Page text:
“Spider-Man: Into the Spider-Verse” won for best animated film. Ryan Murphy’s “The Assassination of Gianni Versace: American Crime Story” won for both best limited series and Darren Criss’ lead performance.

    For its sixth and final season, FX’s “The Americans” took best drama series over shows like Amazon’s conspiracy thriller “Homecoming” and Oh’s own “Killing Eve.” Richard Madden, the breakout star of the terrorism suspense series “Bodyguard,” won best actor in a drama series. Ben Wishaw took best supporting actor in a limited series for “A Very English Scandal.”

    The press association typically likes having first crack at series that weren’t eligible for the prior Emmys. They did this year with not just “The Kominsky Method” and “Bodyguard” but also the Showtime prison drama “Escape at Dannemora.” Its star, Patricia Arquette, won for best actress in a limited series.

    Last year’s show, like a lot of recent awards shows, saw ratings decline. Some 19 million tuned in to the Seth Meyers-hosted broadcast, an 11-per cent decline in viewership. This year, Globes broadcaster NBC has one thing in its favour: an NFL lead in. NBC aired the late afternoon nail-biter between the Chicago Bears and the Philadelphia Eagles, likely delivering the network a huge audience.

    Jeff Bridges received the Globes’ honorary Cecil B. DeMille Award. In remarks about everything from Michael Cimino to Buckminster Fuller and, of course, to his “Big Lebowski” character the Dude, Bridges compared his life to a great game of tag. “We’ve all been tagged,” said Bridges. “We’re alive.” He ended by “tagging” everyone watching. “We can turn this ship in the way we want to go, man,” said Bridges.

    A similar television achievement award was also launched this year, dubbed the Carol Burnett Award. Its first honoree was Burnett, herself.

    “I’m kind of really gob-smacked by this,” said Burnett. “Does this mean that I get to accept it every year?”

    ___

    Kristin M. Hall in Nashville and Lindsey Bahr in Los Angeles contributed to this report.

    ___

    For complete coverage of the Golden Globes visit: www.apnews.com/GoldenGlobeAwards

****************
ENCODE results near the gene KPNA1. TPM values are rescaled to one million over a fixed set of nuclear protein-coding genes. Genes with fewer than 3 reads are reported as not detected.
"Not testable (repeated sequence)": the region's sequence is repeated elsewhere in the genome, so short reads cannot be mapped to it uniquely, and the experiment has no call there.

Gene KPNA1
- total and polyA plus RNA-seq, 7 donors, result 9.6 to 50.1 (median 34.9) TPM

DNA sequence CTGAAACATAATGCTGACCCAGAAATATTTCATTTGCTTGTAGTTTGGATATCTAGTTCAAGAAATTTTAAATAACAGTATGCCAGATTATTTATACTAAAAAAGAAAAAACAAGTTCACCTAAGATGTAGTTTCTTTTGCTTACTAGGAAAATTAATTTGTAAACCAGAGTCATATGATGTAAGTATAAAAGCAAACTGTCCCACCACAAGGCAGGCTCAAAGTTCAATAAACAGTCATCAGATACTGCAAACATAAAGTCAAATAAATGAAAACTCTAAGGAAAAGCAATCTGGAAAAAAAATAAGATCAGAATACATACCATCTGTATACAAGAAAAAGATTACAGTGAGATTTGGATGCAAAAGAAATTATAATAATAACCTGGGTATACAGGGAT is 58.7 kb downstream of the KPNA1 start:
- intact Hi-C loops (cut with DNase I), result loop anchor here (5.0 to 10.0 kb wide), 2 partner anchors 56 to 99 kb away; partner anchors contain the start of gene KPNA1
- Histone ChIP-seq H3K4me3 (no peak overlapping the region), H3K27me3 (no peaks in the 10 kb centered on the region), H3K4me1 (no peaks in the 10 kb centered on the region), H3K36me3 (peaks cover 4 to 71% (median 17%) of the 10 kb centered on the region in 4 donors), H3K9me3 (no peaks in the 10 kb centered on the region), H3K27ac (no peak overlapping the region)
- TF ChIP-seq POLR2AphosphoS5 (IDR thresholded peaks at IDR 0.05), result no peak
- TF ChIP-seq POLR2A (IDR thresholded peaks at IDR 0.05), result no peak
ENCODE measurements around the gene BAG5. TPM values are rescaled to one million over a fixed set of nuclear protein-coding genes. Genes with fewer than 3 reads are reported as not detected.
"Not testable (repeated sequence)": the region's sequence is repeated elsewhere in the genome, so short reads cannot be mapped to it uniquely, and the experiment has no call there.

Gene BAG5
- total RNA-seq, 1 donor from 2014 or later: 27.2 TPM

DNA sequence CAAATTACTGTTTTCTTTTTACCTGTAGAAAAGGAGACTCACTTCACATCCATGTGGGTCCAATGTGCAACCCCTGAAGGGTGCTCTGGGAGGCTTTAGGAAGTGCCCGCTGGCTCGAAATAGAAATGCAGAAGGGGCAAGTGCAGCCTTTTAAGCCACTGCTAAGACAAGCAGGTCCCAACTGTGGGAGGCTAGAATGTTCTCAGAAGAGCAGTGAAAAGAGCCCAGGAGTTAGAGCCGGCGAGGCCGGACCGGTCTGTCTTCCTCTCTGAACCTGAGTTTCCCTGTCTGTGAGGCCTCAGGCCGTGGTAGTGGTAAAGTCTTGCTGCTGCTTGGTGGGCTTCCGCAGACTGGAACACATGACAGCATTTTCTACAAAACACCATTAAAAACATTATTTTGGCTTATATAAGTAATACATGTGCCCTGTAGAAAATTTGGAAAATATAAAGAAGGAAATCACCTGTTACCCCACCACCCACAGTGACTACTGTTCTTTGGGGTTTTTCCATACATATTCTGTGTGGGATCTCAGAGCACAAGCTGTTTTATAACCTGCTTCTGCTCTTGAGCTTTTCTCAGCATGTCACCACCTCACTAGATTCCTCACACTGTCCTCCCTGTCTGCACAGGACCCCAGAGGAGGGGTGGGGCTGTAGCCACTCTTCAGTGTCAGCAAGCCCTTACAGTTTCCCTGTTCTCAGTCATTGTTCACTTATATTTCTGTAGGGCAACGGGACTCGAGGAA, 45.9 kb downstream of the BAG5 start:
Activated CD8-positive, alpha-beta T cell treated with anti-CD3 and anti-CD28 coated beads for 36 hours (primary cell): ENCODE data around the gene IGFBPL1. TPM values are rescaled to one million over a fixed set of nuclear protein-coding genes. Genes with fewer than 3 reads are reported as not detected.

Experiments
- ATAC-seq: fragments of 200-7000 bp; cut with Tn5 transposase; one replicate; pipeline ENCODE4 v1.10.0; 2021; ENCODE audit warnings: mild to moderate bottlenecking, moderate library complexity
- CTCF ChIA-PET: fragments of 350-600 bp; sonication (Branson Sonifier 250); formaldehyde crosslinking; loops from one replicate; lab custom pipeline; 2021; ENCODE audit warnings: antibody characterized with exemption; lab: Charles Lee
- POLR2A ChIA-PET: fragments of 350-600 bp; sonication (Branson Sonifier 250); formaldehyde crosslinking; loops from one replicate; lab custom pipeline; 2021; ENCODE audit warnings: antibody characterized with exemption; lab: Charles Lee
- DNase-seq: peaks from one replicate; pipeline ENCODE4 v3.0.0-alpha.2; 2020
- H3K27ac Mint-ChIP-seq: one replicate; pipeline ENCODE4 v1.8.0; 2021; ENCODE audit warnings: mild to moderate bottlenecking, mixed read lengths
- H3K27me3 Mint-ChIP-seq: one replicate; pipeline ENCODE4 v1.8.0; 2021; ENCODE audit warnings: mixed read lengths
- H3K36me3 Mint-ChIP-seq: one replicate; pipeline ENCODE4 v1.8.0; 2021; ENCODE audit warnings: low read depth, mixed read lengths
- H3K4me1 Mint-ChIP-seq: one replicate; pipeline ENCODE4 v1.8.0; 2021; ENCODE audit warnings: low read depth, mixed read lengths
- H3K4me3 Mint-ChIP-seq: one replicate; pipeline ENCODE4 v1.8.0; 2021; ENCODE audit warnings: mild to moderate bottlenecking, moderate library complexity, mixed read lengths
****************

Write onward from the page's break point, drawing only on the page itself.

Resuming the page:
Jake Coyle, The Associated Press



















































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    The hardest choice of this long weekend: Raptors or ‘Game of Thrones’?

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    TORONTO — As a “Game of Thrones” fanatic who is also a devoted Toronto Raptors fan, Oriana Di Nucci finds herself weighing the pros and cons of what to watch this Sunday when the fantasy saga concludes at the same time her beloved team h…


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  • TORONTO — As a “Game of Thrones” fanatic who is also a devoted Toronto Raptors fan, Oriana Di Nucci finds herself weighing the pros and cons of what to watch this Sunday when the fantasy saga concludes at the same time her beloved team hosts its first home game of the NBA Eastern Conference final.

    Despite the ubiquity of on-demand viewing, watching event programming live on a traditional television is still the preferred mode to experience mammoth meme-able moments, says the pop culture junkie. But she is still kicking herself for switching to “Game of Thrones” last Sunday just before Kawhi Leonard scored an astonishing buzzer-beater in Game 7 of the playoffs’ second round.

    This Sunday will feature a similar double-draw, when the most critical moments of the Raptors’ Game 3 will almost certainly overlap with the first half-hour or so of the “Game of Thrones” 80-minute finale.